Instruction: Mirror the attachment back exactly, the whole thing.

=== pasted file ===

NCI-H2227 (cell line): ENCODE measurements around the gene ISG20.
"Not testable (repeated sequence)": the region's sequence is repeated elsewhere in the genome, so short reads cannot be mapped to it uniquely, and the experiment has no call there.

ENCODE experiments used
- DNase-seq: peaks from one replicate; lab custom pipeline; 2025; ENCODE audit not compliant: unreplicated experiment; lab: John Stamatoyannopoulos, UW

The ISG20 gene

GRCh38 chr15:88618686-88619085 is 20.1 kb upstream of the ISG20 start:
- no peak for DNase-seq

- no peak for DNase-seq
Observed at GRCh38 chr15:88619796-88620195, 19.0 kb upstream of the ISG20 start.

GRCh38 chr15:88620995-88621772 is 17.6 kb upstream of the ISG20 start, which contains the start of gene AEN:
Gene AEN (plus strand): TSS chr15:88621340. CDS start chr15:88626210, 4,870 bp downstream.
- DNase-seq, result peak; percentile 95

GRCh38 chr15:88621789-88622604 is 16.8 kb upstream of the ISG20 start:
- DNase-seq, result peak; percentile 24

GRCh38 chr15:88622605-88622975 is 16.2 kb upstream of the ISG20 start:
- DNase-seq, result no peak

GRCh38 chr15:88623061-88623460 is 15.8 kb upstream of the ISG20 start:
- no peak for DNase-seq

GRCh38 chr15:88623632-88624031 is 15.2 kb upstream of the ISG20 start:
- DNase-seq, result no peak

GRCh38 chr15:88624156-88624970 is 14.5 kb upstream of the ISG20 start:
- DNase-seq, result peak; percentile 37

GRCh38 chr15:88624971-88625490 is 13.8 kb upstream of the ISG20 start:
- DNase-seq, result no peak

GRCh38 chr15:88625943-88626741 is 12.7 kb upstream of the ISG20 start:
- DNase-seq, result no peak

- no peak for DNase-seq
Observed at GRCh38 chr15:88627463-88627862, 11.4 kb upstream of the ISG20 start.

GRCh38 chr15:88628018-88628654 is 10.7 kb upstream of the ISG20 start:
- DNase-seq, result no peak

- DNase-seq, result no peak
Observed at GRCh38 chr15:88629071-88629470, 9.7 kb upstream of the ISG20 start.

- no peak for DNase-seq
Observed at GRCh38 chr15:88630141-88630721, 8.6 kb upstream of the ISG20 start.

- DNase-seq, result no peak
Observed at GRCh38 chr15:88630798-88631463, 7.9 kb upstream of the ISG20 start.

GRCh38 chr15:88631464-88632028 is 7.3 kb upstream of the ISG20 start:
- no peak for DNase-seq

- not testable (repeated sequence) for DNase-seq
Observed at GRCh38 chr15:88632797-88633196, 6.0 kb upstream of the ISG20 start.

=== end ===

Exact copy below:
NCI-H2227 (cell line): ENCODE measurements around the gene ISG20.
"Not testable (repeated sequence)": the region's sequence is repeated elsewhere in the genome, so short reads cannot be mapped to it uniquely, and the experiment has no call there.

ENCODE experiments used
- DNase-seq: peaks from one replicate; lab custom pipeline; 2025; ENCODE audit not compliant: unreplicated experiment; lab: John Stamatoyannopoulos, UW

The ISG20 gene

GRCh38 chr15:88618686-88619085 is 20.1 kb upstream of the ISG20 start:
- no peak for DNase-seq

- no peak for DNase-seq
Observed at GRCh38 chr15:88619796-88620195, 19.0 kb upstream of the ISG20 start.

GRCh38 chr15:88620995-88621772 is 17.6 kb upstream of the ISG20 start, which contains the start of gene AEN:
Gene AEN (plus strand): TSS chr15:88621340. CDS start chr15:88626210, 4,870 bp downstream.
- DNase-seq, result peak; percentile 95

GRCh38 chr15:88621789-88622604 is 16.8 kb upstream of the ISG20 start:
- DNase-seq, result peak; percentile 24

GRCh38 chr15:88622605-88622975 is 16.2 kb upstream of the ISG20 start:
- DNase-seq, result no peak

GRCh38 chr15:88623061-88623460 is 15.8 kb upstream of the ISG20 start:
- no peak for DNase-seq

GRCh38 chr15:88623632-88624031 is 15.2 kb upstream of the ISG20 start:
- DNase-seq, result no peak

GRCh38 chr15:88624156-88624970 is 14.5 kb upstream of the ISG20 start:
- DNase-seq, result peak; percentile 37

GRCh38 chr15:88624971-88625490 is 13.8 kb upstream of the ISG20 start:
- DNase-seq, result no peak

GRCh38 chr15:88625943-88626741 is 12.7 kb upstream of the ISG20 start:
- DNase-seq, result no peak

- no peak for DNase-seq
Observed at GRCh38 chr15:88627463-88627862, 11.4 kb upstream of the ISG20 start.

GRCh38 chr15:88628018-88628654 is 10.7 kb upstream of the ISG20 start:
- DNase-seq, result no peak

- DNase-seq, result no peak
Observed at GRCh38 chr15:88629071-88629470, 9.7 kb upstream of the ISG20 start.

- no peak for DNase-seq
Observed at GRCh38 chr15:88630141-88630721, 8.6 kb upstream of the ISG20 start.

- DNase-seq, result no peak
Observed at GRCh38 chr15:88630798-88631463, 7.9 kb upstream of the ISG20 start.

GRCh38 chr15:88631464-88632028 is 7.3 kb upstream of the ISG20 start:
- no peak for DNase-seq

- not testable (repeated sequence) for DNase-seq
Observed at GRCh38 chr15:88632797-88633196, 6.0 kb upstream of the ISG20 start.